If you reside in Texas, homestead protection is built into the Texas Constitution. It allows you to maintain your home free from the possibility of seizure by certain creditors. This protects Texas citizens from having their home taken from them in order to satisfy a judgment from creditors. And Texas is the only state that provides such safeguards.
Even if your salary is in the millions and you own a home in which you reside, you can have multiple judgments from creditors against you and basically be secure from those creditors because of the homestead protections under our state Constitution.
Under what conditions does the Texas Constitution actually protect your homestead from creditors?
The Texas Constitution protects Texas families or single adults from being forced to sell their homestead in order to pay debts and judgments. Although there are exceptions, these provisions are a great asset for homeowners. When you understand the basics, you can determine how this information can help you personally and how you can educate your real estate clients.
What is the definition of a “homestead”?
Posession of, actually living on, and using the real estate as your home is what makes the property a homestead in the eyes of Texas. If you don’t actually reside on the property, evidence of preparation for occupancy is needed. For example, a vacant lot can qualify so long as the owner expects to build a home on it. While mobile homes alone do not qualify, a mobile home permanently attached to real estate can be a homestead. These protections are applicable exclusively to individuals and families; however, only one property can qualify for homestead protection.
What is excluded from homestead protection?
- Corporations, partnerships, and LLCs
- Owner-financed mortgages
- Financial transactions between spouses related to divorce
- Taxes on the property and/or federal tax liens against both spouses
- Home improvement loans
- Reverse mortgages
- Home equity loans
- Liens that predate the homestead’s establishment
- Conversion or refi of a lien on a mobile home that is attached to the homestead
- Debtor’s ownership in corporations or business partnerships
How do the homestead protections affect real estate investors and their transactions?
Many times in connection with distressed properties which happen to be the seller’s homestead, the homeowner/seller will have liens and judgments against them for outstanding credit card debt and other consumer type indebtedness. These liens and judgments must be cleared from title in order to close with a title acceptable to the buyer. This is the case, although under the homestead provisions, these liens are not valid against someone’s homestead. Title underwriters, however, take the position that they are not going to determine what is and what isn’t someone’s homestead so these must be cleared in order to issue title.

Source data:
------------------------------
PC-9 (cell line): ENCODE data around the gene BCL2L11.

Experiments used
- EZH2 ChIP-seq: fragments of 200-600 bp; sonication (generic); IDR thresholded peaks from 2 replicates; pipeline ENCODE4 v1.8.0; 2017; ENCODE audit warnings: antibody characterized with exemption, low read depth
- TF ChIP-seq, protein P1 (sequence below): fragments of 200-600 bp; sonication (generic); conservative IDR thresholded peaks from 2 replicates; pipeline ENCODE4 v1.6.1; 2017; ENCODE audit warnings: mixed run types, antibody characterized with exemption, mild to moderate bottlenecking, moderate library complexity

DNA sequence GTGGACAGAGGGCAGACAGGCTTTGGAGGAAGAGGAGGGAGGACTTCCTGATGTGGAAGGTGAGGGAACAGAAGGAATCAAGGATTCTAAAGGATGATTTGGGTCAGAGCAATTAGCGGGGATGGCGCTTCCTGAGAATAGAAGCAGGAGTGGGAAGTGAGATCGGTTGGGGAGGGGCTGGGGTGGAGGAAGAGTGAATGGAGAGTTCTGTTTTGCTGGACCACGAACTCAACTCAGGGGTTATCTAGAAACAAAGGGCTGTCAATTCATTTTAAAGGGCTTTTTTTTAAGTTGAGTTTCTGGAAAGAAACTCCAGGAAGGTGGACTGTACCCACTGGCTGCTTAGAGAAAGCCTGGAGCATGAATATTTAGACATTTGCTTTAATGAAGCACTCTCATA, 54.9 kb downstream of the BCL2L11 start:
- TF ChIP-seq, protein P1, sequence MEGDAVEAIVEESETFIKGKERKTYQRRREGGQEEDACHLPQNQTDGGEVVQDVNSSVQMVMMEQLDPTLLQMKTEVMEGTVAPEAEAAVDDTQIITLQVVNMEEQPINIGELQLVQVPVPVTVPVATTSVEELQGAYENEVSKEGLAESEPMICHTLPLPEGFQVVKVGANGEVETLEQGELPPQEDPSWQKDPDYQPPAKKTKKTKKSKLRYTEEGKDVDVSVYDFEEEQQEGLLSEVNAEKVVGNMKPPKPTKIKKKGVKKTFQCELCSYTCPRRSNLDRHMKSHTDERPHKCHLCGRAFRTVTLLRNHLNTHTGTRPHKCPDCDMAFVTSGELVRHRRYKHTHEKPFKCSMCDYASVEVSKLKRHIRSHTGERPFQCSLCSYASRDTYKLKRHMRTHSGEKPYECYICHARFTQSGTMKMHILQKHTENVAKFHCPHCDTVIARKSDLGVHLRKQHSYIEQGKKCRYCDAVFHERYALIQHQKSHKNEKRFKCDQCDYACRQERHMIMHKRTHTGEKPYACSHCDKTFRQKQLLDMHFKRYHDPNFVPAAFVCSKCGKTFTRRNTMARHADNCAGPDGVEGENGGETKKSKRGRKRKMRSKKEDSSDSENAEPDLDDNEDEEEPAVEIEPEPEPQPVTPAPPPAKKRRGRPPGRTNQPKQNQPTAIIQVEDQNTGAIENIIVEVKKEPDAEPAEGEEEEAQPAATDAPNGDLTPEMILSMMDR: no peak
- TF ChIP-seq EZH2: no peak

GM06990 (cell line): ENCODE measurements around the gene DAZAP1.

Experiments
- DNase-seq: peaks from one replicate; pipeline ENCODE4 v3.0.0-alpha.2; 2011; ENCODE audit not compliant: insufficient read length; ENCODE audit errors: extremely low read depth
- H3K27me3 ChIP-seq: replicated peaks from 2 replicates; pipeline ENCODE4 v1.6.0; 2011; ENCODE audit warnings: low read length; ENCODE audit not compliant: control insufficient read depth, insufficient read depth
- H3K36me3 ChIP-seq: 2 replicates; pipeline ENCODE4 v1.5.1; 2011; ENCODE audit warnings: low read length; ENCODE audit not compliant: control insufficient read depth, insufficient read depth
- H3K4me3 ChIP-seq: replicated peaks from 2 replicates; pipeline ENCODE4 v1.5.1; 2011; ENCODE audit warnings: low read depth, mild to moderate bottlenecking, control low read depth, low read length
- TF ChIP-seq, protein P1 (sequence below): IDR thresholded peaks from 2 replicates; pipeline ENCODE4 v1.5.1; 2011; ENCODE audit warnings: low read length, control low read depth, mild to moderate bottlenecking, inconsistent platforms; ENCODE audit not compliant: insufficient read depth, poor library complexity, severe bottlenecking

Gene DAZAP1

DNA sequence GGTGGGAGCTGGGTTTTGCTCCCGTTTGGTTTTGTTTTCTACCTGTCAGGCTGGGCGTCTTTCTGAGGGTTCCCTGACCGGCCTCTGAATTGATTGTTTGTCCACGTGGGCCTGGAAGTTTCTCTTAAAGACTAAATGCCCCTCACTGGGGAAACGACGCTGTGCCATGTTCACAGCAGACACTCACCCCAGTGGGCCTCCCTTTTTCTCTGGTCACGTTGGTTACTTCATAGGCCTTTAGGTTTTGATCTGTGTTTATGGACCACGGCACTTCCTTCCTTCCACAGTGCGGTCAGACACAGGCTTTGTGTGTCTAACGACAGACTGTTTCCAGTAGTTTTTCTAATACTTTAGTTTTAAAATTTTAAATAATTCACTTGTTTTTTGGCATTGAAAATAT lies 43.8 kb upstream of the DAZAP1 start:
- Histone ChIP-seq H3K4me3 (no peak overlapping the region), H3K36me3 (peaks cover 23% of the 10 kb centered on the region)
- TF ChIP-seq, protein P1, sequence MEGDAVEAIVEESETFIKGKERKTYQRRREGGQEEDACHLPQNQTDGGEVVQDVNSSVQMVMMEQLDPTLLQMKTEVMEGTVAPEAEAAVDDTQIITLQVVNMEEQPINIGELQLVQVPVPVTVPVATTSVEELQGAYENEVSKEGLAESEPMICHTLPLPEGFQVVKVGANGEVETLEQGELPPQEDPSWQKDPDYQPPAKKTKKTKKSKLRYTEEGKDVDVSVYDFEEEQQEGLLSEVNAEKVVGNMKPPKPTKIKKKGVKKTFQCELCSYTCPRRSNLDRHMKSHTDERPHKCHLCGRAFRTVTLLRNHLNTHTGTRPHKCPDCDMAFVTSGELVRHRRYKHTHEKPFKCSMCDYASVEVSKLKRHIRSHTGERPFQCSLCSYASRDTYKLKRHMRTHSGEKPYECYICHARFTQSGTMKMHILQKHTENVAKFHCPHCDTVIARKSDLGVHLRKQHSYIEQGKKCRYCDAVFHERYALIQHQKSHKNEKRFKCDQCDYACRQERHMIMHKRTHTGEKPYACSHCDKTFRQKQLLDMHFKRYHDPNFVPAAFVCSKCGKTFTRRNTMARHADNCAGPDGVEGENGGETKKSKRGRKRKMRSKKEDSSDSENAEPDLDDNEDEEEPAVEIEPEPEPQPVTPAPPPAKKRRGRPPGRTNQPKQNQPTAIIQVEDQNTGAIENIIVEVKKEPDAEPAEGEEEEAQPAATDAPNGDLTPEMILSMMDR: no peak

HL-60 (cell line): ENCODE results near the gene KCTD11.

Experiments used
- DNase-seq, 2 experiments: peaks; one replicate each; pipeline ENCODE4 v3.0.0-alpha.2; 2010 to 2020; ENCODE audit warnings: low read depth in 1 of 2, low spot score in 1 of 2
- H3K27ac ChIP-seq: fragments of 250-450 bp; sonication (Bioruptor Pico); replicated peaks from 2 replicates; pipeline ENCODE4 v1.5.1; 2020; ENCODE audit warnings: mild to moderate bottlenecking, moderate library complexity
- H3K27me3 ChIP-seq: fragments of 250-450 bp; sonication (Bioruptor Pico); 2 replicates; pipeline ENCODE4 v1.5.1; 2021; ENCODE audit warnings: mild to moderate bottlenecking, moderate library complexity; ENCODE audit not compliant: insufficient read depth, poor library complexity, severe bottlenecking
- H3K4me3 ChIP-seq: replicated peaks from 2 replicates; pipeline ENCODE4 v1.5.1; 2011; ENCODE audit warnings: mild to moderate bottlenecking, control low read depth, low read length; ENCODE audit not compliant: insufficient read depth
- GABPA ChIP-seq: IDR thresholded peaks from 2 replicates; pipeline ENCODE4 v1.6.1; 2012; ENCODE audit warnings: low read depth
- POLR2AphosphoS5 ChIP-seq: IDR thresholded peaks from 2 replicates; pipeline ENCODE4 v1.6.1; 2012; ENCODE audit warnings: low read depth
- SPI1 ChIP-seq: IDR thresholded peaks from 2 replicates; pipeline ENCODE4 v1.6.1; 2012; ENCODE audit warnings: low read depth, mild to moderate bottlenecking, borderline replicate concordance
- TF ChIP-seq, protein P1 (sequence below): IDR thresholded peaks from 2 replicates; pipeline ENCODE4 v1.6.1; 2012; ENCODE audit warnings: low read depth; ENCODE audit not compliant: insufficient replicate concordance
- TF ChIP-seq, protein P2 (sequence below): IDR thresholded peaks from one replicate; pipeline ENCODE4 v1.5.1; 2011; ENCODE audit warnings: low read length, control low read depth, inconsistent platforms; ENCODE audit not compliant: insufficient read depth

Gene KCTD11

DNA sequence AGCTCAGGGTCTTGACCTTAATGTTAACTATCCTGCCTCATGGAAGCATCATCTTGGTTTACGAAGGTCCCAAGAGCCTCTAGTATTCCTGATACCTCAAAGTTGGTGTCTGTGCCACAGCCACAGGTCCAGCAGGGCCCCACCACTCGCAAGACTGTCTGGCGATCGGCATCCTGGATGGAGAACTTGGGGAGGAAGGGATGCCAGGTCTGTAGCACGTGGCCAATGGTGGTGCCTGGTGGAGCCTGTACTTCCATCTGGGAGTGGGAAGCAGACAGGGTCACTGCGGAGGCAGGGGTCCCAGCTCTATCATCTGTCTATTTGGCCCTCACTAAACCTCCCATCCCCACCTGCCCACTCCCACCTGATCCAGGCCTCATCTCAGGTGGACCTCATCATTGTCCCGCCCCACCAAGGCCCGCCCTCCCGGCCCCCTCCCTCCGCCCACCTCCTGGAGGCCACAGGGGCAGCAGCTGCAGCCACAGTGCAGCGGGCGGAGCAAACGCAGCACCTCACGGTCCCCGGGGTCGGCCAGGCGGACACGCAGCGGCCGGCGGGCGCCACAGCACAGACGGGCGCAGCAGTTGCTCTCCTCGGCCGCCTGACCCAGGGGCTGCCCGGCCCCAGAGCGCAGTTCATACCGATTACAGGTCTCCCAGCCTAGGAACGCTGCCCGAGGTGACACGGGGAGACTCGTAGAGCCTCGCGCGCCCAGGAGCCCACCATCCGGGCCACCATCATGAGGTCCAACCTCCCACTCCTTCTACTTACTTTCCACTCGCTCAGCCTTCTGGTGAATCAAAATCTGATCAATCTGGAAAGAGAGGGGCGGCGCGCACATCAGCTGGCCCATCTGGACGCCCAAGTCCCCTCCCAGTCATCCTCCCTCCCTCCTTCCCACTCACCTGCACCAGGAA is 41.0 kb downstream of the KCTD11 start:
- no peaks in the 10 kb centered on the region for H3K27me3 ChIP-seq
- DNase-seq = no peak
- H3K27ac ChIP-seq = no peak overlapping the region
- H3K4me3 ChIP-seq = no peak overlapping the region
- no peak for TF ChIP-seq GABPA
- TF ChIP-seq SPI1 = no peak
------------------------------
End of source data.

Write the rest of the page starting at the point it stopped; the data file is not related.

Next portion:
Under Texas law, it is unlawful for a creditor to refuse to partially release a lien such as the above that is clouding the title of a person’s homestead. These liens can be cleared from the homestead often without the payment of any money to the creditor if attacked properly.
Many title companies leave it to the homeowner/seller to clear these liens. At the Lonergan Law Firm, we perform this legal service for individuals, whether we are closing the transaction or not.
Another key point to remember is that homestead protection is only available to a primary residence, so we recommend that investors place their investment properties in an LLC or other entity structure to protect these properties from any personal creditors.
Texas homestead provisions protect a non-owner spouse
One of the benefits to families of this protection is that the residence cannot be sold or financed with a lien without the express joinder of the non-owning spouse.
From the early days of the Texas Republic, our leaders felt the need to protect the spouse and children from the unilateral actions of the spouse holding the title to the family’s home. Our public policy has always placed a premium on maintaining the family home.
So if you, as an investor, are purchasing someone’s home (whether by cash, subject to, or with a loan), you must have BOTH spouses execute the Warranty Deed or there will be title issues down the road.
The title company will probably require the seller to execute a Marital Status Affidavit, in which the seller swears under oath to his/her marital status since owning the real property. This is essential for the title company to make sure that all required parties execute the warranty deed and other closing documents.
Gaylene Rogers Lonergan is a Board Certified Residential and Commercial Real Estate Attorney. If you have other questions about Texas homestead protection provisions, contact Gaylene at firstname.lastname@example.org.
© Gaylene Rogers Lonergan and Lonergan Law Firm, PLLC, 2017. All rights reserved. This article is provided for educational reasons exclusively and is not meant to be construed as legal advice. The Lonergan Law Firm, PLLC, will represent you only after being retained and that agreement is made in writing.
Gaylene Rogers Lonergan | The Lonergan Law Firm | email@example.com | 214-503-7509